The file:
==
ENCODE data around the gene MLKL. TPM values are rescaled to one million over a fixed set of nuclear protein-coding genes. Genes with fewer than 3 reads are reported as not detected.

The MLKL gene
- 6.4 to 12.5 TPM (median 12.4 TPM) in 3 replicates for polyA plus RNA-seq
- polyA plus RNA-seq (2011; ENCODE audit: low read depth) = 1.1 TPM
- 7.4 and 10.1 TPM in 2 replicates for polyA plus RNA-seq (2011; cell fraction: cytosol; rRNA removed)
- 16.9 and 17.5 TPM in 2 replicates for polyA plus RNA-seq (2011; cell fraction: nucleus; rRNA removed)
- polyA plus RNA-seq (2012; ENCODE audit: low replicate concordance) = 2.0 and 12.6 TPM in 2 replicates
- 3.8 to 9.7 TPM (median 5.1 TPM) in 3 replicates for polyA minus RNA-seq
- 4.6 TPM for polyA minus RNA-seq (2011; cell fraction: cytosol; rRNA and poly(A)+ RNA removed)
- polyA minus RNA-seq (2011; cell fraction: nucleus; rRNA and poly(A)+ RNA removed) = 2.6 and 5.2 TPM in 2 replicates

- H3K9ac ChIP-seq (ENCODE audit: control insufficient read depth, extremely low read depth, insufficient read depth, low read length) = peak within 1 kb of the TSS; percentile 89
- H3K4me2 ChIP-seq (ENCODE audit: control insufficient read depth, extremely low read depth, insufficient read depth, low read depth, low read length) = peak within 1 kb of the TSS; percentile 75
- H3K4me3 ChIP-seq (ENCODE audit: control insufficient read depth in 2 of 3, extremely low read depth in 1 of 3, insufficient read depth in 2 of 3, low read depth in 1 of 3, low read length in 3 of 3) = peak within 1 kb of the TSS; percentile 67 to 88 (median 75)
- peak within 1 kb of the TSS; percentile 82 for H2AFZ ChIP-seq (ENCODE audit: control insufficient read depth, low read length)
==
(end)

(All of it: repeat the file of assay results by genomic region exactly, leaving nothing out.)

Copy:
ENCODE data around the gene MLKL. TPM values are rescaled to one million over a fixed set of nuclear protein-coding genes. Genes with fewer than 3 reads are reported as not detected.

The MLKL gene
- 6.4 to 12.5 TPM (median 12.4 TPM) in 3 replicates for polyA plus RNA-seq
- polyA plus RNA-seq (2011; ENCODE audit: low read depth) = 1.1 TPM
- 7.4 and 10.1 TPM in 2 replicates for polyA plus RNA-seq (2011; cell fraction: cytosol; rRNA removed)
- 16.9 and 17.5 TPM in 2 replicates for polyA plus RNA-seq (2011; cell fraction: nucleus; rRNA removed)
- polyA plus RNA-seq (2012; ENCODE audit: low replicate concordance) = 2.0 and 12.6 TPM in 2 replicates
- 3.8 to 9.7 TPM (median 5.1 TPM) in 3 replicates for polyA minus RNA-seq
- 4.6 TPM for polyA minus RNA-seq (2011; cell fraction: cytosol; rRNA and poly(A)+ RNA removed)
- polyA minus RNA-seq (2011; cell fraction: nucleus; rRNA and poly(A)+ RNA removed) = 2.6 and 5.2 TPM in 2 replicates

- H3K9ac ChIP-seq (ENCODE audit: control insufficient read depth, extremely low read depth, insufficient read depth, low read length) = peak within 1 kb of the TSS; percentile 89
- H3K4me2 ChIP-seq (ENCODE audit: control insufficient read depth, extremely low read depth, insufficient read depth, low read depth, low read length) = peak within 1 kb of the TSS; percentile 75
- H3K4me3 ChIP-seq (ENCODE audit: control insufficient read depth in 2 of 3, extremely low read depth in 1 of 3, insufficient read depth in 2 of 3, low read depth in 1 of 3, low read length in 3 of 3) = peak within 1 kb of the TSS; percentile 67 to 88 (median 75)
- peak within 1 kb of the TSS; percentile 82 for H2AFZ ChIP-seq (ENCODE audit: control insufficient read depth, low read length)